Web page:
Its Not Fair, Sportsmanship, Rules Arguments
So we know its not fair always, its not always going to be fair, and campaign days are going to be scenarios where the environment can be just as devastating as your opponent. Expect that. The reason that the scenarios are not given out ahead of time is because min/maxing the scenario is something that I am trying to minimize. You are being tested on your ability to react and adapt as much as you are tested on being able to spreadsheet out your statlines and max out efficiency.
This is where tournaments and leagues differ from narrative games, and to reiterate – Narrative Games and Campaigns are not for everyone and there is nothing wrong with that. However, if you are a player that demands perfect symmetry and balance and sterile scenarios, recognize that and stick with tournament gaming or other events that will cater to that. Most of the campaigns that I run are not going to fall into that category. There are plenty of other events that are purely competitive and all about symmetrical gaming, I like doing events that are different and offer a different side of wargaming (a side that I began with in the 80s before tournaments became a huge thing)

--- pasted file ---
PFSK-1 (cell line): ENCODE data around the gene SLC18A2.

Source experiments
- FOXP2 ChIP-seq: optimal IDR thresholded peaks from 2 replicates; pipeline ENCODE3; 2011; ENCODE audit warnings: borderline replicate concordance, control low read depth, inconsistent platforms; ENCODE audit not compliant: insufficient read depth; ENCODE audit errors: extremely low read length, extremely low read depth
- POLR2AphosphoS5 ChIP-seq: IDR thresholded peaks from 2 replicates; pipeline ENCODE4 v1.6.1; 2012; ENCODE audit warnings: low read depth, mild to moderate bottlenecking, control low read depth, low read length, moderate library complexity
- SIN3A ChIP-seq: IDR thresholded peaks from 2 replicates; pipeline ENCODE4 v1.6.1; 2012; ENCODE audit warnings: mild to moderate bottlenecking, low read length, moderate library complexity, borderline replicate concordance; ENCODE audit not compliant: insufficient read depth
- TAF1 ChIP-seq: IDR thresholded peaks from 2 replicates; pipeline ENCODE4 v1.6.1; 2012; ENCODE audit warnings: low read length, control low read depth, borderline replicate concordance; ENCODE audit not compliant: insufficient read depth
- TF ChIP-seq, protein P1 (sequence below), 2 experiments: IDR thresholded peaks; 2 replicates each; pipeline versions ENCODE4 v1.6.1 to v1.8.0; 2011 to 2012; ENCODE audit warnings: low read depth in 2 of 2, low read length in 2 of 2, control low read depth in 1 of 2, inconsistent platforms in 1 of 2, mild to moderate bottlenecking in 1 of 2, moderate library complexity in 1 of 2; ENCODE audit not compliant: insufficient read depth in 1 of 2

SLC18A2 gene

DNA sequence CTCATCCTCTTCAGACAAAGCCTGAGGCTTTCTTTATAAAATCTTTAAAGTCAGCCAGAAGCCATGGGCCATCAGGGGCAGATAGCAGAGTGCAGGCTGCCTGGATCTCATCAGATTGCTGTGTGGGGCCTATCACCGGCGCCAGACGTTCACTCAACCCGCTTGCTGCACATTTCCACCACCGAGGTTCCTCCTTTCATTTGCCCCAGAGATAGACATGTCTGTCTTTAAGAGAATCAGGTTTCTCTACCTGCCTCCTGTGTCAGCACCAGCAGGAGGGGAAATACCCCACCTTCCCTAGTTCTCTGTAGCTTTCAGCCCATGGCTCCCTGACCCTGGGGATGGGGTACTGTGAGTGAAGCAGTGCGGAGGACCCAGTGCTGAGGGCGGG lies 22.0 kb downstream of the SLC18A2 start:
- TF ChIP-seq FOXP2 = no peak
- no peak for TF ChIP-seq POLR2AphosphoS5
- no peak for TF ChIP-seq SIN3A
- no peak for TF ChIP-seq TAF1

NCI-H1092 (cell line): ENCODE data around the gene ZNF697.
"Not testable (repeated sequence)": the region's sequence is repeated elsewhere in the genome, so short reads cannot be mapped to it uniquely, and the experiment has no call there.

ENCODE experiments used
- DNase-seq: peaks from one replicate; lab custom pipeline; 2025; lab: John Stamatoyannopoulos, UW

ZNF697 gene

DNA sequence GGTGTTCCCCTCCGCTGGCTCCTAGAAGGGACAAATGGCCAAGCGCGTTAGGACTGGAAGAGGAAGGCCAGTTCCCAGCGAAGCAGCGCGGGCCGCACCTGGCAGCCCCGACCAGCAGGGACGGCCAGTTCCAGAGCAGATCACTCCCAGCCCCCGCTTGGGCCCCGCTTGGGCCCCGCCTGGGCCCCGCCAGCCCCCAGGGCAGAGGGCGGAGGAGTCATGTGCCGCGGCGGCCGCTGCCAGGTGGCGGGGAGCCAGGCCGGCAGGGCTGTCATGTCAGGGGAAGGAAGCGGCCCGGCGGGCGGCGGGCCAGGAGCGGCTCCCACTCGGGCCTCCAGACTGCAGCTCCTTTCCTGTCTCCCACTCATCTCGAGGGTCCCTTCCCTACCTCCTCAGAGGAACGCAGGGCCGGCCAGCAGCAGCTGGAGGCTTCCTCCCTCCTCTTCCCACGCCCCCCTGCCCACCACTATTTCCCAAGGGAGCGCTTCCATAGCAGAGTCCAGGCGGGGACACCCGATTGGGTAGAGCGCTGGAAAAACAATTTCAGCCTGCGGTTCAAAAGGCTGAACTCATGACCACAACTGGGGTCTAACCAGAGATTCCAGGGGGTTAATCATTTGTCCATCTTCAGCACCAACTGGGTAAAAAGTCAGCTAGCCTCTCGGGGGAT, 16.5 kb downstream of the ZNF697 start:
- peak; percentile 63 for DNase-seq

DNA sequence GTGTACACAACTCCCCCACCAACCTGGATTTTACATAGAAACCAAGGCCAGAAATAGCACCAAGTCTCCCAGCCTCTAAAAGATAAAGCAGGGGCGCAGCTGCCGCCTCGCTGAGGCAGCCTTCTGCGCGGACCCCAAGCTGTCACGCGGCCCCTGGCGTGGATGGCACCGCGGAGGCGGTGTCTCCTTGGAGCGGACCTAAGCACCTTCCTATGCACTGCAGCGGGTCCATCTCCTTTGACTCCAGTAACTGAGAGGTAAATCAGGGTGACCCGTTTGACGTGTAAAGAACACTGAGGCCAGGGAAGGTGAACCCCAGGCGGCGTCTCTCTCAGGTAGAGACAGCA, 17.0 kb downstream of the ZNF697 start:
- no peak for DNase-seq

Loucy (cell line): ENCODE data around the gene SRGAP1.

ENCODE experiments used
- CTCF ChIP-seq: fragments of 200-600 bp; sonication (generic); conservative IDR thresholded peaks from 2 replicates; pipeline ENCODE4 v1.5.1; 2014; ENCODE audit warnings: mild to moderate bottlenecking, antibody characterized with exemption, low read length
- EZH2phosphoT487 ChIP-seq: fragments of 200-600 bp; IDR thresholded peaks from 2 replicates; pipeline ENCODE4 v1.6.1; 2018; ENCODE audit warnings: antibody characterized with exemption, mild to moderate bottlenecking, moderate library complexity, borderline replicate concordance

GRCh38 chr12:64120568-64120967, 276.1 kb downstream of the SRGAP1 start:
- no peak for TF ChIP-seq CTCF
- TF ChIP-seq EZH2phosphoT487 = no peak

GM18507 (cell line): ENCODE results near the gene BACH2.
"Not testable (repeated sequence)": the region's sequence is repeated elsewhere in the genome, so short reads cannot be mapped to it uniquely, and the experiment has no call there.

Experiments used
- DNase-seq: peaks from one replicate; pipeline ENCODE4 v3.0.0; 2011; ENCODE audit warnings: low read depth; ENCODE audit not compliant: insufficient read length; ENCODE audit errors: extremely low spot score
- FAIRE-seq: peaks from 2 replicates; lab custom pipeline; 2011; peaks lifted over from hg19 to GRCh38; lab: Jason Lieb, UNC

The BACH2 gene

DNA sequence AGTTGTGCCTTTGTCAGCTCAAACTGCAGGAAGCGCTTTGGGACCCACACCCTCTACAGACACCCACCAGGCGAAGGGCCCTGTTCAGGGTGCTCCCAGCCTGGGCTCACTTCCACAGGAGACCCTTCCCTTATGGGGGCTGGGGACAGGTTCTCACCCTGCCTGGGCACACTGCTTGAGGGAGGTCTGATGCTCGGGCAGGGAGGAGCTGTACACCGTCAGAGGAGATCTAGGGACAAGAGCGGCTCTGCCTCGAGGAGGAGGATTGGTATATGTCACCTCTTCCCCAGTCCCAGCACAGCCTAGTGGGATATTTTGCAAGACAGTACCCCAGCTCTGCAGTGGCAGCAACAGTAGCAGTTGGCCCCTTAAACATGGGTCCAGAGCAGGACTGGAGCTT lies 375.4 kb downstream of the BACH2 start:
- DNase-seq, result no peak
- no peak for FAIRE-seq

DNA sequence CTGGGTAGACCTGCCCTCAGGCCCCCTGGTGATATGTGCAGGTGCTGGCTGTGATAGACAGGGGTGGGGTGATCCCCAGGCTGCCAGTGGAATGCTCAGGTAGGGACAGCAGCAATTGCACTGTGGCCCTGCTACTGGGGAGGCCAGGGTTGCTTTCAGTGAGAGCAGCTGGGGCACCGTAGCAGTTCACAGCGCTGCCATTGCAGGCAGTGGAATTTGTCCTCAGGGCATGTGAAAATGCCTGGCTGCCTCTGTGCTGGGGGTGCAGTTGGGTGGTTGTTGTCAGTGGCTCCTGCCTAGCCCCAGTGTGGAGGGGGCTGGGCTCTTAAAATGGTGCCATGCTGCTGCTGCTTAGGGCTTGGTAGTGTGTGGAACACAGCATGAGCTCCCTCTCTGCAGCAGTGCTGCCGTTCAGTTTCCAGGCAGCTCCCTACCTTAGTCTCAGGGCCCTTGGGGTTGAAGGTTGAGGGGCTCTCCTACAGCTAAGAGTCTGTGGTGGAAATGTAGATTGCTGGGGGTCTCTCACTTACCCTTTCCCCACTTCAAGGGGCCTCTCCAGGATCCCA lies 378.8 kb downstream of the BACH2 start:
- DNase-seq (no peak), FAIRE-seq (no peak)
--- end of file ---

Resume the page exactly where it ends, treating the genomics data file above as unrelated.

In terms of sportsmanship, during a game where points are on the line it is expected that you will finish out your game. You can’t just get up and walk away to deny people points. Personal conduct is the most important aspect of any game, and all of us to a person are expected to hold ourselves at the highest level of sportsmanship and conduct. It is understandable that sometimes you lose your cool when bad things pile up, but it is all of our responsibilities to make sure that we keep ourselves in check.
If you are having a rules argument with someone, simply ask me during the day for an interpretation and we will have it resolved in a few moments and we can discuss it later.
If you have any questions on narrative gaming, or what to expect… please feel free to contact me.